they're very, very nice lenses.

    With any camera brand and lens series the results you get depend on the
    film as well as the lens characteristics. Try them and see.

    Even in LF, Fujinon lenses have a green cast and are highly respected
    for b&w, but the cast adds a color shift when shooting chromes.
    Schneider is the best all-around. But again if one shoots only or
    primarily b&w (as do many LF shooters), the choice of available lenses
    widens. Treat 35 the same way. Test with your preferred film. If you
    see a diff, go with your best results.

    Personally, I have a wide selection of lenses. Two brands: Six Pentax
    and two Tokina.
    Each does its own job well for my type of shooting.

    Take your time. Build your lens selection from experience. Buy a
    Shoot with it. If you like the results, keep it. If not, resell it.
    You'll likely not lose. There's no reason to keep a lens that doesn't
    do what you want. And in the long run you'll win by getting
    what works best for you.

    Cheesehead, Aug 19, 2005
  7. arraga

    Jeremy Guest

    Pentax allegedly tweaked the optical formula a bit when they came out
    with the "A" lenses, and there is allegedly a better sharpness on the A's.

    I have both the SMC A 50mm f/1.7 and several SMC Takumar screwmount
    lenses in f/1.4 (50mm) and f/1.8 and f/2 (55mm). I can't see any
    discernable difference, except that the 55mm f/1.8 seems a tad sharper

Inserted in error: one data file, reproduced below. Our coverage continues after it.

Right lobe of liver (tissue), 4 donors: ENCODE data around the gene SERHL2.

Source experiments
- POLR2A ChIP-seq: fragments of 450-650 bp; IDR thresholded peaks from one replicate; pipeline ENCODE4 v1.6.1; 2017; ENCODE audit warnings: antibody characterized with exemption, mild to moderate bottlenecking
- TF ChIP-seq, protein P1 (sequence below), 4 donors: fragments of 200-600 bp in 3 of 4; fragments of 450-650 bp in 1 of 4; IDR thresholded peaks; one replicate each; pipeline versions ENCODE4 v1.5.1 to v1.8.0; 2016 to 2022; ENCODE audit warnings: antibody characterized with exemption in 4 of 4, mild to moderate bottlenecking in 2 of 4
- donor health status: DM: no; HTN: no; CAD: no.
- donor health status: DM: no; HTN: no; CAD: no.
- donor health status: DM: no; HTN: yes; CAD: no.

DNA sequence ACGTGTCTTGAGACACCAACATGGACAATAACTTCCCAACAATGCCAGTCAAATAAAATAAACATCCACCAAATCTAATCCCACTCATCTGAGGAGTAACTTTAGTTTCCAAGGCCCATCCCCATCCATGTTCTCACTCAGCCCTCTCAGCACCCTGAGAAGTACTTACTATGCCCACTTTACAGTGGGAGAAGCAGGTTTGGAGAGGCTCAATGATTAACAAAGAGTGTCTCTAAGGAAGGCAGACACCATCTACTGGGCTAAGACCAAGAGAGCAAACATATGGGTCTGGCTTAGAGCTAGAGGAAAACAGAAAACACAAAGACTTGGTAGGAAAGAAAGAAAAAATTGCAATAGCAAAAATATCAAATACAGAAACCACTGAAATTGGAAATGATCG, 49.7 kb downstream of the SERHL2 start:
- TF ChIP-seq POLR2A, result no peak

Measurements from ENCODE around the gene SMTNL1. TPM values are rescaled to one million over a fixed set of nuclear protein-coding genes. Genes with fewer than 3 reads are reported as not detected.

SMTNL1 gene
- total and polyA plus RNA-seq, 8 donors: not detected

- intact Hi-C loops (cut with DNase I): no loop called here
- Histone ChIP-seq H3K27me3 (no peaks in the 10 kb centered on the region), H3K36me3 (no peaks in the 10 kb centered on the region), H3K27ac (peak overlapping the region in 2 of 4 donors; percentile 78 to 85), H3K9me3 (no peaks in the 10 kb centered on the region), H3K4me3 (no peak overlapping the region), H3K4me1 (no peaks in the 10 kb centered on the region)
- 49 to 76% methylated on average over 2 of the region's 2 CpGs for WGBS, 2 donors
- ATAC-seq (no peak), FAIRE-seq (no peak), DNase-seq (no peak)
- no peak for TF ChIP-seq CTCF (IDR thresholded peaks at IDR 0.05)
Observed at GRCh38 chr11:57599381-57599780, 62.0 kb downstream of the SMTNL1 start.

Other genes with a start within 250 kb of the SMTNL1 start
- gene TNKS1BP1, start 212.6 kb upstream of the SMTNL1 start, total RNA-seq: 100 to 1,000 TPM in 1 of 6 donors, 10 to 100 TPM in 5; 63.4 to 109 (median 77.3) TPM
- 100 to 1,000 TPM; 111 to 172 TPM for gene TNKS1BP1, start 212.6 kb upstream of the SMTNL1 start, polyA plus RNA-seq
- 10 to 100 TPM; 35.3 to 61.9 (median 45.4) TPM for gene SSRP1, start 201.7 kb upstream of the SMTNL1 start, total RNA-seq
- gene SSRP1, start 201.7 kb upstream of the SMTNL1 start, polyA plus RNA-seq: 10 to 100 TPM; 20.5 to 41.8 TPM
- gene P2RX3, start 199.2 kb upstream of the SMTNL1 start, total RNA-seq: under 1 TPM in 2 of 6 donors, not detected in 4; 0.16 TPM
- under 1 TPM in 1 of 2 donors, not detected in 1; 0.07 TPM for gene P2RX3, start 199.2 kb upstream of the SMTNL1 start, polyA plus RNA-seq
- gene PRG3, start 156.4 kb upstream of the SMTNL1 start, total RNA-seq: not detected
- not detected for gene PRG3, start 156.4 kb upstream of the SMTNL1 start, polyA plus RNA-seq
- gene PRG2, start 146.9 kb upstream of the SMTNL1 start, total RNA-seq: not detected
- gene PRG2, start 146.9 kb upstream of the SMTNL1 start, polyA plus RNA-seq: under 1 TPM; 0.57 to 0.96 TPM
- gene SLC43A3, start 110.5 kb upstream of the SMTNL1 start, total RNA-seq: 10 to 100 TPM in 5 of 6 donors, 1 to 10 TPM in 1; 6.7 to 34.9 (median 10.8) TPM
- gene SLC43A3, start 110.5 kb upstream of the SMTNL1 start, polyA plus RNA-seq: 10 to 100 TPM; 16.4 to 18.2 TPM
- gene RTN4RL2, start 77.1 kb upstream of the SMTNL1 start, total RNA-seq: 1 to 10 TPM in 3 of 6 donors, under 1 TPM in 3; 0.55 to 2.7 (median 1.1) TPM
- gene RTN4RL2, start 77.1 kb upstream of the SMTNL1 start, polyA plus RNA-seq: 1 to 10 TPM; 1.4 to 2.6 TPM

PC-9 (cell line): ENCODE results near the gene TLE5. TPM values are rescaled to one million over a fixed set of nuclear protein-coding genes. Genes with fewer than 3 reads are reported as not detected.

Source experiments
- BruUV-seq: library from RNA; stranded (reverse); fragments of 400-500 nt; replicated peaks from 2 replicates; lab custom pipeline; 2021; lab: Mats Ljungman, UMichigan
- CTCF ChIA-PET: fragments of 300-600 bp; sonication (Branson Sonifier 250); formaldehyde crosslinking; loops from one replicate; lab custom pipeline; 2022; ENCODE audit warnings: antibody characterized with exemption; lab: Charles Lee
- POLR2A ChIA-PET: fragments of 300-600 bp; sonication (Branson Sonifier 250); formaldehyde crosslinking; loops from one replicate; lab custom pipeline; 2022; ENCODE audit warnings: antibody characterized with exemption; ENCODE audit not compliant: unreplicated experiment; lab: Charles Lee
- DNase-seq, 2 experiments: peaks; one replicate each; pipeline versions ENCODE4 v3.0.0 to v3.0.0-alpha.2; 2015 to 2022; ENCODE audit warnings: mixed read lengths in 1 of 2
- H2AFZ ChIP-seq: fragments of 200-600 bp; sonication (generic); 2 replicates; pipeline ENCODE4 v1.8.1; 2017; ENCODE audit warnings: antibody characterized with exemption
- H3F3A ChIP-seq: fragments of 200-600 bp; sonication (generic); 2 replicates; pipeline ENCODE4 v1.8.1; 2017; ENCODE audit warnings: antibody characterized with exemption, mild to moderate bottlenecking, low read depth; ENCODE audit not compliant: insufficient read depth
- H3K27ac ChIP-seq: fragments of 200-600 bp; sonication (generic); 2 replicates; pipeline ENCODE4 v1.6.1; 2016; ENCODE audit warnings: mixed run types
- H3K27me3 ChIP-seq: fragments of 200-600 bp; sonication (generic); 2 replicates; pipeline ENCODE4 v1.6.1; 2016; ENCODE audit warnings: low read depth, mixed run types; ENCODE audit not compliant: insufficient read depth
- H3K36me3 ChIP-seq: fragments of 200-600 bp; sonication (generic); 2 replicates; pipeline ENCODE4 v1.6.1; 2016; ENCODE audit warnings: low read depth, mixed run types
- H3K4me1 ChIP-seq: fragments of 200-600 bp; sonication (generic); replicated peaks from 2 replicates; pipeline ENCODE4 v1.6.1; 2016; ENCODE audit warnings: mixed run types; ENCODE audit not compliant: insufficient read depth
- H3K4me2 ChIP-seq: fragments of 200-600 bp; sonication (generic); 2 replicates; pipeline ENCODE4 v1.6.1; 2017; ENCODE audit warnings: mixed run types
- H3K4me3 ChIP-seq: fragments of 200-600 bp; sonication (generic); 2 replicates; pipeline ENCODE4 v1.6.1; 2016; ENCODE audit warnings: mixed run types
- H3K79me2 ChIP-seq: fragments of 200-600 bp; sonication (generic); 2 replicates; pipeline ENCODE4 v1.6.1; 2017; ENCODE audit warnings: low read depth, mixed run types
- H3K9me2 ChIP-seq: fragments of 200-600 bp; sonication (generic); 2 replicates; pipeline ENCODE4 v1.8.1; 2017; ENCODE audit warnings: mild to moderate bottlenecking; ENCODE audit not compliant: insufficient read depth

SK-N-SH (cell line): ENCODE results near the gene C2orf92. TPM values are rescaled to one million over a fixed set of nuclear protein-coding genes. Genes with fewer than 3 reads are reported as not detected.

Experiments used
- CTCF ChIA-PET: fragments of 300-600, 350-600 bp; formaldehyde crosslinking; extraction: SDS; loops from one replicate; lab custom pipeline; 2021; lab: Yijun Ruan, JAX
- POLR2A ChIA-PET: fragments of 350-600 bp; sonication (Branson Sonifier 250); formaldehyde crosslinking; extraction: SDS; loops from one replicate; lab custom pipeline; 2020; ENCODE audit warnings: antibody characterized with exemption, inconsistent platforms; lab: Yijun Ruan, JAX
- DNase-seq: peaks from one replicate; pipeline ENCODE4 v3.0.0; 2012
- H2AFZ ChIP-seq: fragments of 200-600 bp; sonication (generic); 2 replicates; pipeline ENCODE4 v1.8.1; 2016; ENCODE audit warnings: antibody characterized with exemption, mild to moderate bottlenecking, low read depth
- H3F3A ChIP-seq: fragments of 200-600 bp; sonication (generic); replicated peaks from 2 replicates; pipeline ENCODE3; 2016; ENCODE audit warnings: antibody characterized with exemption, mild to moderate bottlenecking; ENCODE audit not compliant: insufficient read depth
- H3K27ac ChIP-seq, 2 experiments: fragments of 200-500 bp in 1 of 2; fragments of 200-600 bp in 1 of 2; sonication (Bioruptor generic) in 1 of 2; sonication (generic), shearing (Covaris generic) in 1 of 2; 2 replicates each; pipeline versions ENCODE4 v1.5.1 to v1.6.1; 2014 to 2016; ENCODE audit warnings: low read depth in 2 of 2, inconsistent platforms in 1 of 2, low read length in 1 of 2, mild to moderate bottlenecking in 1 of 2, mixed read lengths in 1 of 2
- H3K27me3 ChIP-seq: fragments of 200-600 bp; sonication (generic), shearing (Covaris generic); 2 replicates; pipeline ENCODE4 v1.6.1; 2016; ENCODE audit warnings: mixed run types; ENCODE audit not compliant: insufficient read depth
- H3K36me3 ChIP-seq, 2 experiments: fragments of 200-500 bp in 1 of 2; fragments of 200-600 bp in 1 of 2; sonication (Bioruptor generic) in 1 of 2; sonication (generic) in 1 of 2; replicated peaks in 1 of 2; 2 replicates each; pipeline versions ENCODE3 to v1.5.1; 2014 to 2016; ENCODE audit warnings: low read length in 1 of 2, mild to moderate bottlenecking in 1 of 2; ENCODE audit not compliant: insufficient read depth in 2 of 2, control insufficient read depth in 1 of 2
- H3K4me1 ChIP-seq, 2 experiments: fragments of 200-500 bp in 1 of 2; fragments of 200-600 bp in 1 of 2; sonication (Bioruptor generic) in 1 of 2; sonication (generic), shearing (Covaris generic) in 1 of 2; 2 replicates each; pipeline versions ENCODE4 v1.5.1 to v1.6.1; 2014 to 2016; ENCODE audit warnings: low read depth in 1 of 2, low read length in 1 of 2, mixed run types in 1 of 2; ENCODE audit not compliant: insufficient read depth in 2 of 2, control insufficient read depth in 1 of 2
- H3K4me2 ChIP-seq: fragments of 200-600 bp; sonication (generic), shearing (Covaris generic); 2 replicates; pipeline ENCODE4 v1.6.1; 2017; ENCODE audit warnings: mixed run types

than the 50mm f/1.4 SMC Takumar.

    My brother uses a Pentax M 50mm f.1.7 and his shots are as sharp as I've
    ever seen.

    They're all good--the differences are so subtle that they are more
    apparent in testing, rather than real life situations. I much prefer
    the more solid screwmount versions. The A lenses have that cheesy 70's
    look about them, and they do not have the silky-smooth feelwhen turning
    the focus ring. The aperture ring is also not as smooth and
    solid-feeling as are the older SMC Takumars. I don't think that any of
    this has any effect on the image quality, but there is a tactile sense
    of gratification when using the classic Pentax bodies and lenses. All
    that metal feels good . . .
    Jeremy, Aug 19, 2005
  8. arraga

    Tony Polson Guest

    The 50mm f/1.4 A version is significantly sharper than the M version
    and has improved SMC coating. Both have very smooth bokeh. The M
    version is best avoided because it is unsharp at all apertures.

    There is very little difference between the 50mm f/1.4 A and M
    versions. The A version has the improved SMC coating.

    A versions are useful if you use later Pentax AF film bodies and any
    of the *ist D/DS/DL bodies, because with an A lens you get all
    functions except AF.
    Tony Polson, Aug 19, 2005
  9. arraga

    Tony Polson Guest

    Sorry, the second paragraph refers to the f/1.7, not the f/1.4. The M
    and A versions of the f/1.7 differ only in the SMC coating, so the
    difference is very small.

    Apologies for the confusion.

    Tony Polson, Aug 20, 2005